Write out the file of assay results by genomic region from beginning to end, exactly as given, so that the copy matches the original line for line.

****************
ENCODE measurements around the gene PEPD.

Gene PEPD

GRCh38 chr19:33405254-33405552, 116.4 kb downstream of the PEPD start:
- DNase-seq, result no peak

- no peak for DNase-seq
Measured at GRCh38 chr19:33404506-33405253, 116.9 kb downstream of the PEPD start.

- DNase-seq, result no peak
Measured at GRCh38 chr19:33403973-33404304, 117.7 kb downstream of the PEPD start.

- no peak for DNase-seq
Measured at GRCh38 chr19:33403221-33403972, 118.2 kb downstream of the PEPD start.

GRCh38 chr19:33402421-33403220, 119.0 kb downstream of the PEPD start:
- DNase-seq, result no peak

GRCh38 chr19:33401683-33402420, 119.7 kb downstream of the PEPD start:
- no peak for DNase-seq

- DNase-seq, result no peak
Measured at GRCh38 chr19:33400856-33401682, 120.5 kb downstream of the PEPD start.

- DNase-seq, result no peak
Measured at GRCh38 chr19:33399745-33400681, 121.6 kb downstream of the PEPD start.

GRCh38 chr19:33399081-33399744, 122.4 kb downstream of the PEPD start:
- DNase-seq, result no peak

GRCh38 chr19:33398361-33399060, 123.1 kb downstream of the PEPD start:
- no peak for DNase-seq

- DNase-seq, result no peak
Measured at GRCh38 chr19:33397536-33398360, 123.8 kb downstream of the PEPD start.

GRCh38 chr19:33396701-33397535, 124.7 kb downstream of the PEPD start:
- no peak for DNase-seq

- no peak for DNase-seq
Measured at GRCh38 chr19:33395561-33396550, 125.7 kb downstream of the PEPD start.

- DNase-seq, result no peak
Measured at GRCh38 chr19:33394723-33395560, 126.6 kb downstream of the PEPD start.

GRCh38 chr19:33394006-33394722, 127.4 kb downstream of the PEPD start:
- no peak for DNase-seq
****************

ENCODE measurements around the gene PEPD.

Gene PEPD

GRCh38 chr19:33405254-33405552, 116.4 kb downstream of the PEPD start:
- DNase-seq, result no peak

- no peak for DNase-seq
Measured at GRCh38 chr19:33404506-33405253, 116.9 kb downstream of the PEPD start.

- DNase-seq, result no peak
Measured at GRCh38 chr19:33403973-33404304, 117.7 kb downstream of the PEPD start.

- no peak for DNase-seq
Measured at GRCh38 chr19:33403221-33403972, 118.2 kb downstream of the PEPD start.

GRCh38 chr19:33402421-33403220, 119.0 kb downstream of the PEPD start:
- DNase-seq, result no peak

GRCh38 chr19:33401683-33402420, 119.7 kb downstream of the PEPD start:
- no peak for DNase-seq

- DNase-seq, result no peak
Measured at GRCh38 chr19:33400856-33401682, 120.5 kb downstream of the PEPD start.

- DNase-seq, result no peak
Measured at GRCh38 chr19:33399745-33400681, 121.6 kb downstream of the PEPD start.

GRCh38 chr19:33399081-33399744, 122.4 kb downstream of the PEPD start:
- DNase-seq, result no peak

GRCh38 chr19:33398361-33399060, 123.1 kb downstream of the PEPD start:
- no peak for DNase-seq

- DNase-seq, result no peak
Measured at GRCh38 chr19:33397536-33398360, 123.8 kb downstream of the PEPD start.

GRCh38 chr19:33396701-33397535, 124.7 kb downstream of the PEPD start:
- no peak for DNase-seq

- no peak for DNase-seq
Measured at GRCh38 chr19:33395561-33396550, 125.7 kb downstream of the PEPD start.

- DNase-seq, result no peak
Measured at GRCh38 chr19:33394723-33395560, 126.6 kb downstream of the PEPD start.

GRCh38 chr19:33394006-33394722, 127.4 kb downstream of the PEPD start:
- no peak for DNase-seq